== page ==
Heist: A BookShot, by James Patterson and Rees Jones

Seven stars

Another BookShot short story that matches the writing styles of James Patterson and Rees Jones pulls the reader into the middle of a high-impact thriller. It was the perfect crime, or so they thought. Planned and coordinated down to the last fact, the hapless robbery crew thought they’d have an easy go at stealing a sizeable number of diamonds before liquidating them on the market. However, little did they realise that another team had a similar idea, which turned the perfect crime into a bloodbath. Having secured the diamonds, the heist is now more complicated than imagined, as the authorities are on a manhunt alongside the group whose honour has been besmirched. Enter Detective Inspector Andrew Hill, who’s biding his time before accepting redundancy. Wanting to leave the Met with a bang, he asks to take on the case of the diamond heist. After poking around the district, he learns that this was a well-planned insurance scam, one that saw local coppers turn their heads and all evidence destroyed. DI Hill follows a lead, with the help of some facial recognition, and boards a train to Amsterdam, where the criminals are headed to sell their wares and bring the money back to help one of their own. Amsterdam proves to be more than just a place to sell the diamonds, as Hill remains one step behind those he chases. When push comes to shove, it will be up to Hill, working alone, to apprehend these criminals, who are working without a plan and fuelled by adrenaline. A great story that keeps the reader hooked until the bitter end!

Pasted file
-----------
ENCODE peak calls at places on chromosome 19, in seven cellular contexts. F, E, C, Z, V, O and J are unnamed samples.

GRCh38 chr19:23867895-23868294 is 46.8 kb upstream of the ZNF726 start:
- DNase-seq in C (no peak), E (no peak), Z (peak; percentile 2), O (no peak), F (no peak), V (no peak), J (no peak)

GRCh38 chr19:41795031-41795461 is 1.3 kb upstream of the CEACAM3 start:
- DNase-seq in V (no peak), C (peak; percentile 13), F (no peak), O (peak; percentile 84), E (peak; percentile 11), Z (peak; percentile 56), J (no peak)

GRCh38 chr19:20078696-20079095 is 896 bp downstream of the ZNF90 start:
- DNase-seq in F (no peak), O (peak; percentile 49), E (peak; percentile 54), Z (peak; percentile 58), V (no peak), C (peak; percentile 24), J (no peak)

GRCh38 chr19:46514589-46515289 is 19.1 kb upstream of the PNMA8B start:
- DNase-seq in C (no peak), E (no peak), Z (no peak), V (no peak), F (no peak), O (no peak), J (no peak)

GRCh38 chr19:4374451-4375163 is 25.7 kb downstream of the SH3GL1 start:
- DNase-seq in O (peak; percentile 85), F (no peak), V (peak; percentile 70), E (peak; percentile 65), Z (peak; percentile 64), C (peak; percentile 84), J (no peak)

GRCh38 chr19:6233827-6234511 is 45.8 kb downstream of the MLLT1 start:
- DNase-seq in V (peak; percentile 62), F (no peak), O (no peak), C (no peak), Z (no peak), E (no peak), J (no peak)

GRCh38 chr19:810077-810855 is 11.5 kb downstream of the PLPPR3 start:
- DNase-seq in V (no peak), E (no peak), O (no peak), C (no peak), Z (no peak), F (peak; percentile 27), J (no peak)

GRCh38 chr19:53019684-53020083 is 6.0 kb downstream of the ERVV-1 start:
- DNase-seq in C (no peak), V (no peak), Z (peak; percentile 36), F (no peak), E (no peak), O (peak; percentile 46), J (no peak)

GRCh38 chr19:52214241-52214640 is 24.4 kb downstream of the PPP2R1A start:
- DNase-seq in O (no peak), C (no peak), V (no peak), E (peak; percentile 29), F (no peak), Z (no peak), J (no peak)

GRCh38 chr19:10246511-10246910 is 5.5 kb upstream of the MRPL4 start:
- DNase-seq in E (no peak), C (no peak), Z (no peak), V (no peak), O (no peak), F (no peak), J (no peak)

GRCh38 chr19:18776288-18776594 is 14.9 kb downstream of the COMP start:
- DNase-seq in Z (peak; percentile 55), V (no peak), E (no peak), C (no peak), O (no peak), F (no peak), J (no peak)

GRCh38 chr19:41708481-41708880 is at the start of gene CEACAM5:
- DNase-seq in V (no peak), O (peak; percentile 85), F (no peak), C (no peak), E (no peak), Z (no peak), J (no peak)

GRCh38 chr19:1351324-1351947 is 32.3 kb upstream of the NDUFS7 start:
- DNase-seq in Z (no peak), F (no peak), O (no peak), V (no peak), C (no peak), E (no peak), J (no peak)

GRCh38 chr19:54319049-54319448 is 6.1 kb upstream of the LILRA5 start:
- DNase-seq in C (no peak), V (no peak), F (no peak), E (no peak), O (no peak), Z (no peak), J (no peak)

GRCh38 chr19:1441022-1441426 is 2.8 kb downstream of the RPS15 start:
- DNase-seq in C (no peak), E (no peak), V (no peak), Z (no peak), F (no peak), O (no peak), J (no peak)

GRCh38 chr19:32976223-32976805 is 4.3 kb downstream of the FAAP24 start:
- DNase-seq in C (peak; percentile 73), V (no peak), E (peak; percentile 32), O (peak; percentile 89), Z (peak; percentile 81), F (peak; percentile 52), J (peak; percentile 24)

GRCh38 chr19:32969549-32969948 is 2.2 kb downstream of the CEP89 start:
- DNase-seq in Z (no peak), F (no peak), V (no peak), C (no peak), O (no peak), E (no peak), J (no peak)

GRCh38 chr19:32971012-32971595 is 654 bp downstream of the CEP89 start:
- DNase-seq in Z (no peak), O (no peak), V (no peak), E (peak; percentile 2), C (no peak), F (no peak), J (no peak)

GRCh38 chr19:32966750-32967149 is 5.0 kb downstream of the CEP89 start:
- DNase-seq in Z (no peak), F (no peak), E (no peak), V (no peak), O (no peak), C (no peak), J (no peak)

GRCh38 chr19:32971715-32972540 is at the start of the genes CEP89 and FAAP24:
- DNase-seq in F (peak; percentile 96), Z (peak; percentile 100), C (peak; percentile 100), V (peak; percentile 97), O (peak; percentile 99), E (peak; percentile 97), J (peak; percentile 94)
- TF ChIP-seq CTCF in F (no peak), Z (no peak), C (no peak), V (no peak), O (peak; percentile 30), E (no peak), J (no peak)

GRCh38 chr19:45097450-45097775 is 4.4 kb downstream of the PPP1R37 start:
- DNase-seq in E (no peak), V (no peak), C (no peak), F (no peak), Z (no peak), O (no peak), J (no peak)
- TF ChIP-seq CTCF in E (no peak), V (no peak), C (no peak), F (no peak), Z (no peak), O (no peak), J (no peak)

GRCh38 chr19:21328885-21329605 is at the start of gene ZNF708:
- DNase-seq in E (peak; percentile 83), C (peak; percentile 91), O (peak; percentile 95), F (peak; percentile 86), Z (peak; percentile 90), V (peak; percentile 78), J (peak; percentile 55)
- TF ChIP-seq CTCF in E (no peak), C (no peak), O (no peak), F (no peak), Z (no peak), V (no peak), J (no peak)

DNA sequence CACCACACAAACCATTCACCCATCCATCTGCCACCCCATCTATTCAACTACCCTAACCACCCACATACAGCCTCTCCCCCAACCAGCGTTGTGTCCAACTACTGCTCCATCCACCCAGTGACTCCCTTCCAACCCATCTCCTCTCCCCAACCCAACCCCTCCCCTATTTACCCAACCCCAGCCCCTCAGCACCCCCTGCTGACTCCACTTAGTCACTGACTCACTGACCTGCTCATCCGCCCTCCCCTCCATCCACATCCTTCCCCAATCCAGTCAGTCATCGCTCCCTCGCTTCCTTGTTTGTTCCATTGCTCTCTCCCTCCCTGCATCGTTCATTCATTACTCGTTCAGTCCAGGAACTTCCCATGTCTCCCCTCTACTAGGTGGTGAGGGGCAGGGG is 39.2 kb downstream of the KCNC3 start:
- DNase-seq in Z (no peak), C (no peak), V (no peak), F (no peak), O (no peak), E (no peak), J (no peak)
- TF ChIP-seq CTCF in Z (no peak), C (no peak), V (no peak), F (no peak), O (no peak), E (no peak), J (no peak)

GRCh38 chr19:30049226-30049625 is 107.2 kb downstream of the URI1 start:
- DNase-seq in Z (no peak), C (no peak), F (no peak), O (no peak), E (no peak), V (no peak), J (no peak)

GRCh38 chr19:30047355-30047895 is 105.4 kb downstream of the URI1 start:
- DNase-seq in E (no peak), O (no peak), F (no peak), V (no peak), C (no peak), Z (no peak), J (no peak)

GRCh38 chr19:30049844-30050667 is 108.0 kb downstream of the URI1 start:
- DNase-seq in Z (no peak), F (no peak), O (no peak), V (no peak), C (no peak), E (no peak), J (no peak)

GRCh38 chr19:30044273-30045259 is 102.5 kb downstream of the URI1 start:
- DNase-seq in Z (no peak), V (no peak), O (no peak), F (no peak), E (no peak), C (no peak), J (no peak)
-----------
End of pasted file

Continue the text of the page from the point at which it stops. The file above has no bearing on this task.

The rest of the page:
Patterson and Jones have previously worked on a BookShot together, which was just as enticing as this piece. While offering a general impetus that fuels the crux of the heist, the authors portray the three criminals as acting with a purpose. The story’s plot is straightforward and somewhat predictable, but keeps the reader interested through to the final chapter. Patterson and Rees offer a decent collection of characters who have their own individual traits, though the focus is more on the trek than hashing out too much personal detail. A decent piece of writing, though surely a one-off tale, which opens the door to more collaboration between these two authors, perhaps with another BookShot.

Kudos, Messrs. Patterson and Jones for another successful joint effort. This is a partnership that seems to work and should not be abandoned.

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